3 reasons to replace the stretch IRA with life insurance

Now is the time to help clients plan to replace the stretch IRA with something even better — life insurance. Now is the time to help clients plan to replace the stretch IRA with something even better — life insurance.

No one is a bigger fan of the so called “stretch IRA” than me. I’ve been touting its benefits for over 20 years. The stretch IRA is a term that describes how an inherited IRA can be extended (“stretched”) over the lifetime of an individual IRA beneficiary if the IRA was set up properly and the beneficiary knows what to do after death.

But the stretch IRA may be on the chopping block. Congress is constantly looking for new revenue and may soon replace the stretch IRA with a 5-year rule: Instead of extending distributions from inherited IRAs over a beneficiary’s lifetime, the beneficiary will have to withdraw the entire inherited IRA by the end of the 5th year after the year of the IRA owner’s death. This will diminish the long-term benefits of leaving an IRA or a Roth IRA to beneficiaries.

Now is the time to help clients plan to replace the stretch IRA with something even better — life insurance. Life insurance has three huge advantages over the stretch IRA:

1 — Life insurance distributions to beneficiaries are tax-free

Though an inherited IRA can be stretched, the distributions will generally be taxable. Though inherited Roth IRA distributions will generally be tax-free to beneficiaries, the Roth IRA is paid for using funds that could be better leveraged for life insurance instead. Taking taxes out of the picture gives beneficiaries more leeway with distributions.

2 — Life insurance is not subject to required minimum distribution (RMD) rules

Inherited IRAs are subject to RMDs (whether the beneficiary needs the funds or not), forcing distributions out of the inherited tax-sheltered account. In addition, calculating RMDs on inherited IRAs can be challenging for beneficiaries and can result in penalties if the right RMD is not taken. 

3 — Life insurance is not buried with complicated tax rules

Inherited IRAs are subject to confusing and tricky tax rules that make it more likely that an IRA beneficiary will blow the stretch IRA and end up with a tax problem instead.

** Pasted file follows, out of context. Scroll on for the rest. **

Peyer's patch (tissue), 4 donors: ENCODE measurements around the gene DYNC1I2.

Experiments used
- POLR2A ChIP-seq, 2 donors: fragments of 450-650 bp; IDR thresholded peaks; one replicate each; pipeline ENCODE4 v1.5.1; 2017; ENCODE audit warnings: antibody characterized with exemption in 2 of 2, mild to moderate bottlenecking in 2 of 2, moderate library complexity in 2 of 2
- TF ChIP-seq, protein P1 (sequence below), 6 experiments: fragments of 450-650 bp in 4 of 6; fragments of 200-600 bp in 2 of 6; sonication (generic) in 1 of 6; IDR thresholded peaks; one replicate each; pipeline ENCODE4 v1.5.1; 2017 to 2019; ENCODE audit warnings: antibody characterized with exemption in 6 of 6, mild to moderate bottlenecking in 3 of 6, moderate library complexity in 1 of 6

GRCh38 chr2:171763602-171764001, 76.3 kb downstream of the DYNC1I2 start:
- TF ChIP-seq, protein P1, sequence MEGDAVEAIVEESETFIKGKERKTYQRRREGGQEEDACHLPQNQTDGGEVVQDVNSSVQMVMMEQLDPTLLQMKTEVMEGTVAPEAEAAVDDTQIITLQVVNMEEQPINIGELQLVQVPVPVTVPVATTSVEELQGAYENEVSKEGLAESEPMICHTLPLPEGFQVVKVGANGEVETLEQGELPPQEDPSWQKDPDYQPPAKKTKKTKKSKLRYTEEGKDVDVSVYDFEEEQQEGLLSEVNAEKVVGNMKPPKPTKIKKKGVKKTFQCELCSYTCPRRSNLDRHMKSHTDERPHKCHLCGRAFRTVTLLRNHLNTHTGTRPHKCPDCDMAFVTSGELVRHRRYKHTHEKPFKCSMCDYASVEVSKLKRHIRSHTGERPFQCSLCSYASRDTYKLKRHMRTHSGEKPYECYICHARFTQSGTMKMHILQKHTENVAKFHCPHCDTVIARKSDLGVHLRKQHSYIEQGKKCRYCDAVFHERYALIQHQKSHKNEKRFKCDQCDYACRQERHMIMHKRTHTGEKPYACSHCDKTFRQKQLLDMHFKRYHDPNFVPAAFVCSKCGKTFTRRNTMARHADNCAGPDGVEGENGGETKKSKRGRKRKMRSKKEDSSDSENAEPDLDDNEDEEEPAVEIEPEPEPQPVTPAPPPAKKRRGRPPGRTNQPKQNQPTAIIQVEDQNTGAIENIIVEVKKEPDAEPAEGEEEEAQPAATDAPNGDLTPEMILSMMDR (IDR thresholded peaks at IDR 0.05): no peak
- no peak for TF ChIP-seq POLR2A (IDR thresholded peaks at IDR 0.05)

Moving inherited IRA funds incorrectly can cause the account to be taxable because a non-spouse IRA beneficiary cannot do a rollover, but most beneficiaries do not know this.

Inherited IRA funds cannot be rolled over into a beneficiary’s own IRA. That would be treated as a distribution triggering premature income taxes and ending the inherited IRA. Beneficiaries are generally not aware of these tax traps until it is too late.

There are also special tax rules for inherited IRAs that depend on who the beneficiary is. There are rules that apply to a spouse and those that apply to a non-spouse beneficiary. That creates different planning scenarios, which can lead to more tax mistakes if the rules are not followed precisely.

If clients want to ensure an inherited IRA is not squandered by beneficiaries, they would usually have to set up a trust and make that trust the IRA beneficiary and include restrictive provisions. But this is expensive to set up; and many of these trusts backfire because they don’t adhere to the tax rules that apply when an IRA is left to a trust. Even if the trust is done perfectly, it still can result in ultra-high taxes on the IRA distributions that end up being taxed in the trust.

Life insurance can also be left to a trust. But since the distributions are tax-free, and there are no complicated IRA-specific trust tax rules, the insurance can be distributed to the beneficiaries or remain in the trust for their benefit, according to the client’s wishes, without having to deal with the complexities and expense of creating a trust as the IRA beneficiary.

Life insurance is a better, more efficient post-death planning vehicle than an inherited IRA.  

Begin the transition from IRAs to Life Insurance

For IRA clients who want to pass as much as possible to their heirs (and they do not need the IRA funds for themselves), advisors should start changing the strategy and begin replacing the stretch IRA with life insurance.

It pays to draw down IRA funds (even if the client is under age 70 ½ and not required to take RMDs), pay the tax at today’s low rates, and then use those funds to purchase life insurance.

Beneficiaries will most likely end up with more than they would have inherited from the IRA, and without all the tax rules to comply with. Best of all, the life insurance proceeds will be tax free.

If a client intends to leave as much of his or her IRA as possible to his beneficiaries to provide a stretch IRA legacy, they should look at life insurance instead — starting now. Start replacing the stretch IRA with life insurance to gain current and future tax and estate planning benefits.

 

See also:

Life industry readies to address tax reform

IRA assets to hit $9T by 2018

10 retirement plan tax facts you need to know

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